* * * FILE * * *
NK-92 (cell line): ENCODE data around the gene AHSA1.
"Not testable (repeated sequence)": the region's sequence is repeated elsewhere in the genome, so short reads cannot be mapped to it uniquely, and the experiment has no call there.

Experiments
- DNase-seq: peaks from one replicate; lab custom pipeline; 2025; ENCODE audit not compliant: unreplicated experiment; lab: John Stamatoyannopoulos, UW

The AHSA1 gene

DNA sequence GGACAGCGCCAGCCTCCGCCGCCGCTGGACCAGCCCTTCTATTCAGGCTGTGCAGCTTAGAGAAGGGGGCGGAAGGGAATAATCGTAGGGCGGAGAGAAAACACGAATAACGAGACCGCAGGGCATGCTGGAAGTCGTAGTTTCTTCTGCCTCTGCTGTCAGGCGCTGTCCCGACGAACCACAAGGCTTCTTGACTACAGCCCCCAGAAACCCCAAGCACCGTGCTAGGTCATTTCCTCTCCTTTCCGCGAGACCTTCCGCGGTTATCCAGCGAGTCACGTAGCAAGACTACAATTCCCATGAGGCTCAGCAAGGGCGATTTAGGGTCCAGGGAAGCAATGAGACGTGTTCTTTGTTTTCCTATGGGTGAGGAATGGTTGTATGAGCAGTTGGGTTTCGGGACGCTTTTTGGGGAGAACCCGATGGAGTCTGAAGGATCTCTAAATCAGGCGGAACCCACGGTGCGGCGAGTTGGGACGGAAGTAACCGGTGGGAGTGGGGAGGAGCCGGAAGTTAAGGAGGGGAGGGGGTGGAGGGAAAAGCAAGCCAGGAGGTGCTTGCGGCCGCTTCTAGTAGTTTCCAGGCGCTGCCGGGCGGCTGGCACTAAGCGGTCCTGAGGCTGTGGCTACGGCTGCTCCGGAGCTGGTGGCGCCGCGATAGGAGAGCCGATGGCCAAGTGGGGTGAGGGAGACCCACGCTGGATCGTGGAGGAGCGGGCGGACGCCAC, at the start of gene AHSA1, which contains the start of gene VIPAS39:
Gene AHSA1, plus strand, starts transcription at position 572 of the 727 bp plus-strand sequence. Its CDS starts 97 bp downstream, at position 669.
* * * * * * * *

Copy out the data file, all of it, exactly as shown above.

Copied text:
NK-92 (cell line): ENCODE data around the gene AHSA1.
"Not testable (repeated sequence)": the region's sequence is repeated elsewhere in the genome, so short reads cannot be mapped to it uniquely, and the experiment has no call there.

Experiments
- DNase-seq: peaks from one replicate; lab custom pipeline; 2025; ENCODE audit not compliant: unreplicated experiment; lab: John Stamatoyannopoulos, UW

The AHSA1 gene

DNA sequence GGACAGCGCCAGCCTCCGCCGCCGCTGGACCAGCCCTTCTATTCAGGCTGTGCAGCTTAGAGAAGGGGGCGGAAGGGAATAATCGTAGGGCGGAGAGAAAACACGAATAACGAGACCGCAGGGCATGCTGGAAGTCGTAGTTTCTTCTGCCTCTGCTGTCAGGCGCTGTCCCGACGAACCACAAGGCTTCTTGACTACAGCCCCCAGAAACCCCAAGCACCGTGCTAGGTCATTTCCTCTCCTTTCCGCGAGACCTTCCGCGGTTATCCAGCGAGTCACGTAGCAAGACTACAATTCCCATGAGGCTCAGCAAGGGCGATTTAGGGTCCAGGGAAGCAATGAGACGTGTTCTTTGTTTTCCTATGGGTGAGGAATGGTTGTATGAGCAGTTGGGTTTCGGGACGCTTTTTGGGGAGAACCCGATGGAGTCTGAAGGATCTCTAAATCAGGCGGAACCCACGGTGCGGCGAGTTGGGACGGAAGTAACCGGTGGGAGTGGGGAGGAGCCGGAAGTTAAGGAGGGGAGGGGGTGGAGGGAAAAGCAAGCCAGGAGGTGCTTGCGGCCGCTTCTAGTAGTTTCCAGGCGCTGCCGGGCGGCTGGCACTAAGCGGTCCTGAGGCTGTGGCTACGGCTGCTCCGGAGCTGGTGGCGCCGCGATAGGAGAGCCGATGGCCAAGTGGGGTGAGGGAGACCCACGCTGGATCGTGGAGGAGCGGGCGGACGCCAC, at the start of gene AHSA1, which contains the start of gene VIPAS39:
Gene AHSA1, plus strand, starts transcription at position 572 of the 727 bp plus-strand sequence. Its CDS starts 97 bp downstream, at position 669.